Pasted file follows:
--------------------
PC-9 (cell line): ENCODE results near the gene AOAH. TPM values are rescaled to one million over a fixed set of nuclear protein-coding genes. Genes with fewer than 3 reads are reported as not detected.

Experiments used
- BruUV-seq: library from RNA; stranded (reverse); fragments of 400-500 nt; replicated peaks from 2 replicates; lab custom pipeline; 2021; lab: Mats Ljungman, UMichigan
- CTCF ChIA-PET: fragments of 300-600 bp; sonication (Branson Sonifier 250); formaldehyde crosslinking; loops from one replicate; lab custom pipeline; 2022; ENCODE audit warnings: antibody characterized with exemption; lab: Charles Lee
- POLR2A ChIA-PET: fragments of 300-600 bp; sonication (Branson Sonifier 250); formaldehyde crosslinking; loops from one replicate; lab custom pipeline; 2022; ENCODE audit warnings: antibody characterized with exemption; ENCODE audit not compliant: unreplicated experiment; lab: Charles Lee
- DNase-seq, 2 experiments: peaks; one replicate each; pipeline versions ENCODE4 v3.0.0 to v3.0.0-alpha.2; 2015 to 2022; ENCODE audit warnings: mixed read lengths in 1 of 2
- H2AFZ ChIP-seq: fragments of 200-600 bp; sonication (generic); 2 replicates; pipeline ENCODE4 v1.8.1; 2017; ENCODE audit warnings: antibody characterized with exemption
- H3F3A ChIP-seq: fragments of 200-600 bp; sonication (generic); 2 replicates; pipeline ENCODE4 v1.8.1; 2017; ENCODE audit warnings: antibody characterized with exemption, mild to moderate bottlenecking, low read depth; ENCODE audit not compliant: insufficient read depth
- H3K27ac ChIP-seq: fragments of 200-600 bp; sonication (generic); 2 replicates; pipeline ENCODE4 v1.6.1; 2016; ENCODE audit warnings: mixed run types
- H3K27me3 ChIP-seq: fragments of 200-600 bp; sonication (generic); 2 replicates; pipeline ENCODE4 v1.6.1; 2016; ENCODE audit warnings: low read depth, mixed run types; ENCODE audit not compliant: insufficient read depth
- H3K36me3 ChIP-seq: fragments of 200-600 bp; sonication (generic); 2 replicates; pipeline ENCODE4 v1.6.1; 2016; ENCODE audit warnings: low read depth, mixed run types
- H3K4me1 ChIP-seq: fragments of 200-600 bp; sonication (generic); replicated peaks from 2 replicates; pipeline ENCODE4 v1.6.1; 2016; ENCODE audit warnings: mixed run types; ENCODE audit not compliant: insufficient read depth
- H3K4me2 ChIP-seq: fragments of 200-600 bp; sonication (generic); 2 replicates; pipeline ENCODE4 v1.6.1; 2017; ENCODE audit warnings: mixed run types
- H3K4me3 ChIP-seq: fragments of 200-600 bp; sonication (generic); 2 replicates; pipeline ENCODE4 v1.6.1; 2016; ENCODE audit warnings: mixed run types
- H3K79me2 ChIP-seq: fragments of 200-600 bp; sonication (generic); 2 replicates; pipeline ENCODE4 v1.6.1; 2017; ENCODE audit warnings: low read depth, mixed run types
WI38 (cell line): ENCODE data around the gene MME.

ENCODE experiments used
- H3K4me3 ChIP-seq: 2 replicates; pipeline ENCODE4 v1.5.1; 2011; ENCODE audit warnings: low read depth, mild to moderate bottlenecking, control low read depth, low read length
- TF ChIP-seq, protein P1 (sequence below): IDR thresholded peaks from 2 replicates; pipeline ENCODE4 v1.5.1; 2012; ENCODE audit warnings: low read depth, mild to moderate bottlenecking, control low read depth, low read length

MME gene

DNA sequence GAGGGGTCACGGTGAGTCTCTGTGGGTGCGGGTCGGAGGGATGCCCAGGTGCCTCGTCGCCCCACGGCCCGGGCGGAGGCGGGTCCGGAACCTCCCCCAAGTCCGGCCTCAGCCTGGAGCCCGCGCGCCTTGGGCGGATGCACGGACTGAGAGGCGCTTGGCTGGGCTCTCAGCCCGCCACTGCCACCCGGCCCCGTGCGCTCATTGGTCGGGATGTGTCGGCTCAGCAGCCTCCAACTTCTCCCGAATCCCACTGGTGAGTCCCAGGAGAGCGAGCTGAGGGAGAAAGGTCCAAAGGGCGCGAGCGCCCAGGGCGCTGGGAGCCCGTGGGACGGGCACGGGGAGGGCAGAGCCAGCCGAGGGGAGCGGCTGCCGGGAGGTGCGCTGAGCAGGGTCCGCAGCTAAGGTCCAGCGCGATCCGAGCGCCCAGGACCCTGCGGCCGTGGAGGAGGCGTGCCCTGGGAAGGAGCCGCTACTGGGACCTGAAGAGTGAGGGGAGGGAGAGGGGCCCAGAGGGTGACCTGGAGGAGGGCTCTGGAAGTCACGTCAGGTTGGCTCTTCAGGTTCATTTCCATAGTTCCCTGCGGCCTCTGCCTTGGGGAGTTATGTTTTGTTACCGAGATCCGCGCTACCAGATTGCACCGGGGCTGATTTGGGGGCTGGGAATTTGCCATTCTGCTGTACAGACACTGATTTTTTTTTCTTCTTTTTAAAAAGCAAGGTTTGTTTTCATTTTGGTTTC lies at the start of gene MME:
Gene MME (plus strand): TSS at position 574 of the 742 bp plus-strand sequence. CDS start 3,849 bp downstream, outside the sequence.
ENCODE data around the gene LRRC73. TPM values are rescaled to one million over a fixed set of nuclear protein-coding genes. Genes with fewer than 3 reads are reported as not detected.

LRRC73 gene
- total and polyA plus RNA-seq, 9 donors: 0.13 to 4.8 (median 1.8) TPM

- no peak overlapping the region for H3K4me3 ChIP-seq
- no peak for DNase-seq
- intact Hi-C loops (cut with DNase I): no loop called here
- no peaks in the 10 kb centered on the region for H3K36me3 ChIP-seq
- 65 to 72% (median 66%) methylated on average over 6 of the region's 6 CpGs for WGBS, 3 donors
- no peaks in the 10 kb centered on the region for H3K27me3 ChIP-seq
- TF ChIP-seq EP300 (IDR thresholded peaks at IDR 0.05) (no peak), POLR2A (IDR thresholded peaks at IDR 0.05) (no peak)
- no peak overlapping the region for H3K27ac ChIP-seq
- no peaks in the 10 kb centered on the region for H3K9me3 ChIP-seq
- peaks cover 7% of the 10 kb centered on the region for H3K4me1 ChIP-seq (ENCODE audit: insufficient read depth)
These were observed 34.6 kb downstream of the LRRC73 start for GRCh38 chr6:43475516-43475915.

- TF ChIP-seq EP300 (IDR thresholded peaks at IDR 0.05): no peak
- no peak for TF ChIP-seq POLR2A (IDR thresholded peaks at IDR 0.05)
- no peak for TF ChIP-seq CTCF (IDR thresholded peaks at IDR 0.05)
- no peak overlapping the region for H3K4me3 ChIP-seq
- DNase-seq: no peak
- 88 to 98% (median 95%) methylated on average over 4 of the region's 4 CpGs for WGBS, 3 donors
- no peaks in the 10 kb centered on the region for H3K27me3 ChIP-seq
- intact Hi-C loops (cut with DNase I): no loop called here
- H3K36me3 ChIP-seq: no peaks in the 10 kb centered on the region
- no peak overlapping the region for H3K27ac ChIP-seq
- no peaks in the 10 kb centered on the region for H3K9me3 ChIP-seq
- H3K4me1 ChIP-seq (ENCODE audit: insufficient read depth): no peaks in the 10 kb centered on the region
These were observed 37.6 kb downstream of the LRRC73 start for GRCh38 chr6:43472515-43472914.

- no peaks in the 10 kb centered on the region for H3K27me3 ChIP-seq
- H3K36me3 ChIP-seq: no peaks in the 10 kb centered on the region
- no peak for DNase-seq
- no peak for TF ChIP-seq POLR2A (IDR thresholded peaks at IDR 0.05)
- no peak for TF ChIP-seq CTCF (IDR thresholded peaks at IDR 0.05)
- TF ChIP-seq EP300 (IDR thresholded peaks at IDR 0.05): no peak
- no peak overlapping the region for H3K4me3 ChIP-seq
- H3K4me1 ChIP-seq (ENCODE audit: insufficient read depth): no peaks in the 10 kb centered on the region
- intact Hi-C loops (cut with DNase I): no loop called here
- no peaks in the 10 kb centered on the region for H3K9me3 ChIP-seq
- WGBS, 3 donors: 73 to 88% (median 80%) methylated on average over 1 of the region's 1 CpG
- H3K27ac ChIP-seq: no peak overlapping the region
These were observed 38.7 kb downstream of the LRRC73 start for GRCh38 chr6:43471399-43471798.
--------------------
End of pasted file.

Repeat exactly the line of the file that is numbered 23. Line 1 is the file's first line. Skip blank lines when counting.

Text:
ENCODE data around the gene LRRC73. TPM values are rescaled to one million over a fixed set of nuclear protein-coding genes. Genes with fewer than 3 reads are reported as not detected.